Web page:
Colonel George Whitﬁeld Scranton
of East Guilford, Connecticut, located in the Lackawanna Valley A.D. 1840, and became the leading spirit in the inauguration and development of the great industries that have built up the City of Scranton. He was twice elected to Congress from this district, and until the close of his life, was prominent in the important enterprises for advancing the interests of this community.
Kind hearted and benevolent, genial and true in his relations to his fellow men. A man of noble purpose and high Christian character, he was called to his reward in the midst of his usefulness. Loved and mourned by all who knew him.
Erected by his family and friends.
Location. 41° 25.69′ N, 75° 37.629′ W. Marker is in Dunmore, Pennsylvania, in Lackawanna County. Touch for map. Monument is in Dunmore Cemetery. Marker is at or near this postal address: 400 Church Street, Scranton PA 18512, United States of America.
Other nearby markers. At least 8 other markers are within 2 miles of this marker, measured as the crow flies. Reinterred Remains from St. John's Lutheran Cemetery (approx. 0.2 miles away); Robert Patrick Casey (approx. 0.7 miles away); Rev. Jacob M. Koehler (approx. ¾ mile away); Anthracite Mine Disaster
Regarding Colonel George Whitfield Scranton. "Colonel" is a sobriquet of deference commonly used in the 19th century with men of social and political stature. Scranton did not hold the military rank.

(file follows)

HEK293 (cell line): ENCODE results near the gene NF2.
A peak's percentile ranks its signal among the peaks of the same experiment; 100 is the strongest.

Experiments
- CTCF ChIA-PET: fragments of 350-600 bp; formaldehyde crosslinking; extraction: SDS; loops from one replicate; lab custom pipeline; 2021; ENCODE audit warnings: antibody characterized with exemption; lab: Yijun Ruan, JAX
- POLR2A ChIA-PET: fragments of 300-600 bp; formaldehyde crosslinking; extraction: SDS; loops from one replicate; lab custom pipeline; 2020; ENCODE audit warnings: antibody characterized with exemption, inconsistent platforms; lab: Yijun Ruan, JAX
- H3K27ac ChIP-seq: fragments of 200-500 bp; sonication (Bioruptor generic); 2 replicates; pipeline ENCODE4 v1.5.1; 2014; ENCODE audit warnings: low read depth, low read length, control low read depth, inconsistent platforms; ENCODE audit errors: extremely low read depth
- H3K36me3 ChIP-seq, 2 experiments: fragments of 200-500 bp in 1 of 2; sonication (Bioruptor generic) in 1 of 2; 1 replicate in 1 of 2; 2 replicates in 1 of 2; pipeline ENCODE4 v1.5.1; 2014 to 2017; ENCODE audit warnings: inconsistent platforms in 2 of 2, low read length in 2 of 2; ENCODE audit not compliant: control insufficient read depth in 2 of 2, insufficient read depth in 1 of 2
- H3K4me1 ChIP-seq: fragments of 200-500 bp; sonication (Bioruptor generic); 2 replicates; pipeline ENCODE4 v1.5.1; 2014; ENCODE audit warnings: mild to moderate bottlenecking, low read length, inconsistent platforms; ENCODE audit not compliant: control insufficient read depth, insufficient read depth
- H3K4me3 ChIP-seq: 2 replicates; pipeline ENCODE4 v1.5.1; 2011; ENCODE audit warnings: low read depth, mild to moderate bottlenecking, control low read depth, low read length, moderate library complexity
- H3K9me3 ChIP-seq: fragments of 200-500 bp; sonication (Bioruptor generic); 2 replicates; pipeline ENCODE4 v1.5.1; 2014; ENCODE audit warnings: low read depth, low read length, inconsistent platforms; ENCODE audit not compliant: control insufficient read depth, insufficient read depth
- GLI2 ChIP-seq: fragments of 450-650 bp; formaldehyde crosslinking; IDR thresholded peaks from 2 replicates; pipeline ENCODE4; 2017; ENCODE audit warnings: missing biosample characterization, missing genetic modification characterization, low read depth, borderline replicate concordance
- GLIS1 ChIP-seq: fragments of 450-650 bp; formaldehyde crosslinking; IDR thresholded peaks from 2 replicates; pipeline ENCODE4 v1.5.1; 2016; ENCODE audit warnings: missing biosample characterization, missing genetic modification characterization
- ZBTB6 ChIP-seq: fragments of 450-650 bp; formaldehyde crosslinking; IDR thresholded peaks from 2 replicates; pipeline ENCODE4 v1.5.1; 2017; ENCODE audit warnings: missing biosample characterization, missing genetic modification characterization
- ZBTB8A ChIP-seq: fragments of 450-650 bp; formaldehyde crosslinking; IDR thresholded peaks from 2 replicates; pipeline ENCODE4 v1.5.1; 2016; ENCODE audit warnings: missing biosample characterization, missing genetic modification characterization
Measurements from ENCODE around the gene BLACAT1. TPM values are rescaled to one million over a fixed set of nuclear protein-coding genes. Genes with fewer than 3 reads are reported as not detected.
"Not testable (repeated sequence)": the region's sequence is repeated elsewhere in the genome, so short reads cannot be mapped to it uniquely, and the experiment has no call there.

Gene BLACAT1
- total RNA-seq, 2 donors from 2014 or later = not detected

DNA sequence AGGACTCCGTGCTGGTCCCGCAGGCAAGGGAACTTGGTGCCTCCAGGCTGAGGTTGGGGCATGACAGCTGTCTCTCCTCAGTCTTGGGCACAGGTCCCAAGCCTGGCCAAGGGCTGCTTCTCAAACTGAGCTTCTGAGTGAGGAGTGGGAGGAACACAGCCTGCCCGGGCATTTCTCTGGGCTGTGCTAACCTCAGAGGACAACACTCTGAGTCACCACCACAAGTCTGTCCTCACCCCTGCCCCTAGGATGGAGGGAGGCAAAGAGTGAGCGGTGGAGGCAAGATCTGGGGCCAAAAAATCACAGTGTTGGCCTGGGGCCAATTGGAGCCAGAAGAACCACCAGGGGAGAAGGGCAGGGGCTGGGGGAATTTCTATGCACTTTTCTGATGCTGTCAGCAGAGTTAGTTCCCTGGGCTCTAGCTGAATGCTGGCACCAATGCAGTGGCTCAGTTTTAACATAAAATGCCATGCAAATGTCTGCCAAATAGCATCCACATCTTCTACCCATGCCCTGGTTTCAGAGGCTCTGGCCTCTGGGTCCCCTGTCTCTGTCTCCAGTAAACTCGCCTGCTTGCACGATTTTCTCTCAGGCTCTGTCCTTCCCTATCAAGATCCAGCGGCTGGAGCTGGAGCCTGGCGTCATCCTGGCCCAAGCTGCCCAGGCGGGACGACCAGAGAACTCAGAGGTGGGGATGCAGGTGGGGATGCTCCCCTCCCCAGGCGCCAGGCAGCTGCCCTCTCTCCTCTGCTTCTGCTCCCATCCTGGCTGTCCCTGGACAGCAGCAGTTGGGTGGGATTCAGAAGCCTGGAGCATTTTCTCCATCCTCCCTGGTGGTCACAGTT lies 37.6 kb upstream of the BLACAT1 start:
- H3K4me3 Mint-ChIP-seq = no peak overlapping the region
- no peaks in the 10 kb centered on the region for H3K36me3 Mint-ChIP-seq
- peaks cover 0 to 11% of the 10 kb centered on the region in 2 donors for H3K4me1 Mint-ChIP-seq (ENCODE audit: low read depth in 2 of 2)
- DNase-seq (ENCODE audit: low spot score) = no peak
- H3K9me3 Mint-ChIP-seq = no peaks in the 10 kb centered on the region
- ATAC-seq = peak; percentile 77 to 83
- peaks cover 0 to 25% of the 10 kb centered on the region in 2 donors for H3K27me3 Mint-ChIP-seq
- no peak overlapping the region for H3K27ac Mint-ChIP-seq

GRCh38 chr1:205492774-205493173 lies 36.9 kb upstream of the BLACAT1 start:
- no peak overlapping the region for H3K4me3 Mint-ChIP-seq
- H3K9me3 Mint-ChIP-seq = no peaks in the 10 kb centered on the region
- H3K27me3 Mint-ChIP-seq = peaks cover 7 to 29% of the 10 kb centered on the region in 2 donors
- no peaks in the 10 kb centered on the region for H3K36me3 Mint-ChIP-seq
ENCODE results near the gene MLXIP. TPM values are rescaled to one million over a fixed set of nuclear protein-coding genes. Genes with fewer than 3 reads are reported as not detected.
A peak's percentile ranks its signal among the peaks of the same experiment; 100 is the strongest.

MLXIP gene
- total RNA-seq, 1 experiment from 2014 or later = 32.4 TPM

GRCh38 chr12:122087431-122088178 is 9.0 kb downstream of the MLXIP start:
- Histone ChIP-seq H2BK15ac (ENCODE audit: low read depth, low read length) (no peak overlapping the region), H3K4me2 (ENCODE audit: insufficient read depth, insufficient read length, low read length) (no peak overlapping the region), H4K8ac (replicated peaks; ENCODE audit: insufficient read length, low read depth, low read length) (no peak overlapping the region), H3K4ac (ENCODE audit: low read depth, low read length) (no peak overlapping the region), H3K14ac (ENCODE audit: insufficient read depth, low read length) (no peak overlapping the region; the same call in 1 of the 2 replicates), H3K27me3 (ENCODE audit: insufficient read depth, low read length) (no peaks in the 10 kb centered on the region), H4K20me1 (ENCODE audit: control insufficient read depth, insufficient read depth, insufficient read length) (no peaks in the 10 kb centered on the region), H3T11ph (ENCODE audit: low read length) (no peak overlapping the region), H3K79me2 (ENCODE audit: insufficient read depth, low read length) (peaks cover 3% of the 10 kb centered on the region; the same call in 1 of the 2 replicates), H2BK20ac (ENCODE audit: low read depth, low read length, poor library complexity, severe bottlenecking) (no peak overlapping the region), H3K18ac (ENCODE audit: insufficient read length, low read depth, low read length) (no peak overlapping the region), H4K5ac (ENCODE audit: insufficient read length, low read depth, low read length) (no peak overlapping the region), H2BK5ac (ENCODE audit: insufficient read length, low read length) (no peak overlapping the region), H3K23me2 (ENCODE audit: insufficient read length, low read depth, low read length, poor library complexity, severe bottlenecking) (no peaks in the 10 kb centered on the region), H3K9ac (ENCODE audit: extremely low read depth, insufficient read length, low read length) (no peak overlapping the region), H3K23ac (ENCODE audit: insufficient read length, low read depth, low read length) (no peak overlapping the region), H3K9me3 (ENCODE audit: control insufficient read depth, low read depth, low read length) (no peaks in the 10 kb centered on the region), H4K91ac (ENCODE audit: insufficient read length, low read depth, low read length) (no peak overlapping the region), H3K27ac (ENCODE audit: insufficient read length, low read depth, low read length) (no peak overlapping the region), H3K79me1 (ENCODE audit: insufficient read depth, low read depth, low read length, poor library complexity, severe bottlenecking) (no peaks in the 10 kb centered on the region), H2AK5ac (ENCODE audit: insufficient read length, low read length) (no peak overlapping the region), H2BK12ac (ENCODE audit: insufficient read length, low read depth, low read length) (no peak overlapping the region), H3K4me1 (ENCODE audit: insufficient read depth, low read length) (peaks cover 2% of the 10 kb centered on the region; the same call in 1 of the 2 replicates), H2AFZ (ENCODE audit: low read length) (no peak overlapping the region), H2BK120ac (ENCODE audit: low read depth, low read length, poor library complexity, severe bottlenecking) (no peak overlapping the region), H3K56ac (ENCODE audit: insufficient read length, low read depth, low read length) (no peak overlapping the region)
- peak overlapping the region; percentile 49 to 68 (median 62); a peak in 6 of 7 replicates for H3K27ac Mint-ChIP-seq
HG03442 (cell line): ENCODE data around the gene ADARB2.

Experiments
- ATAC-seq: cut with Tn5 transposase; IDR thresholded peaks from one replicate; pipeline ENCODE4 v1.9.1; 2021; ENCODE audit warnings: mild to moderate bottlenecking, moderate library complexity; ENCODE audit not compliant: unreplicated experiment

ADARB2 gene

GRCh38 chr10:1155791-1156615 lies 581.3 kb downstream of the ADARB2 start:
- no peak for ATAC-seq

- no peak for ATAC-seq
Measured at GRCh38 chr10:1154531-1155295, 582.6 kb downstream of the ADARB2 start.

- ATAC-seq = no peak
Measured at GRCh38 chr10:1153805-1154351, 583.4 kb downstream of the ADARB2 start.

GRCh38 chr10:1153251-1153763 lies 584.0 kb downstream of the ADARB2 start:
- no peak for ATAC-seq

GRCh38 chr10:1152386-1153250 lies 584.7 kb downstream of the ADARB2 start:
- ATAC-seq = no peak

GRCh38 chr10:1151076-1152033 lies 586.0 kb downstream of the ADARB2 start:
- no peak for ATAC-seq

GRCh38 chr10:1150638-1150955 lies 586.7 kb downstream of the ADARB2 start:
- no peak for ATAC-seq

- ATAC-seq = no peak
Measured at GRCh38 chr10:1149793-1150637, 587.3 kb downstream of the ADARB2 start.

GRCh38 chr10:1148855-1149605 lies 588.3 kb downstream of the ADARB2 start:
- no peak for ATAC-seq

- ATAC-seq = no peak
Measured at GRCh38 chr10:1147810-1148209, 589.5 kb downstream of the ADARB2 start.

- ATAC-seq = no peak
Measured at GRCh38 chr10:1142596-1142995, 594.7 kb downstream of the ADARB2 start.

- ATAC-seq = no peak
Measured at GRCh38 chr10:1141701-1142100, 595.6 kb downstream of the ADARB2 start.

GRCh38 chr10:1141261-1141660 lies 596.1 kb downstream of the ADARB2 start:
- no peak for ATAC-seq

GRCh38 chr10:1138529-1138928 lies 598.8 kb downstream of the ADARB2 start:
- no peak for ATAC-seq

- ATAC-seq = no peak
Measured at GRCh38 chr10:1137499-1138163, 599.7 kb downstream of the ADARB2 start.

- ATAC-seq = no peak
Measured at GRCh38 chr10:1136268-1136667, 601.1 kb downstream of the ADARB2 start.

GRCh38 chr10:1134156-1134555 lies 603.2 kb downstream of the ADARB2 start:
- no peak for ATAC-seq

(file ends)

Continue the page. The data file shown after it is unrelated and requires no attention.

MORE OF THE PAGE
Also see . . .
1. George Whitfield Scranton Congressional Bio. (Submitted on September 16, 2017, by William Fischer, Jr. of Scranton, Pennsylvania.)
2. George W. Scranton at Wikipedia. (Submitted on September 16, 2017, by William Fischer, Jr. of Scranton, Pennsylvania.)
Categories. • Cemeteries & Burial Sites • Industry & Commerce • Politics • Settlements & Settlers •
Credits. This page was last revised on September 17, 2017. This page originally submitted on September 16, 2017, by William Fischer, Jr. of Scranton, Pennsylvania. This page has been viewed 96 times since then and 27 times this year. Photos: 1, 2, 3, 4, 5. submitted on September 16, 2017, by William Fischer, Jr. of Scranton, Pennsylvania.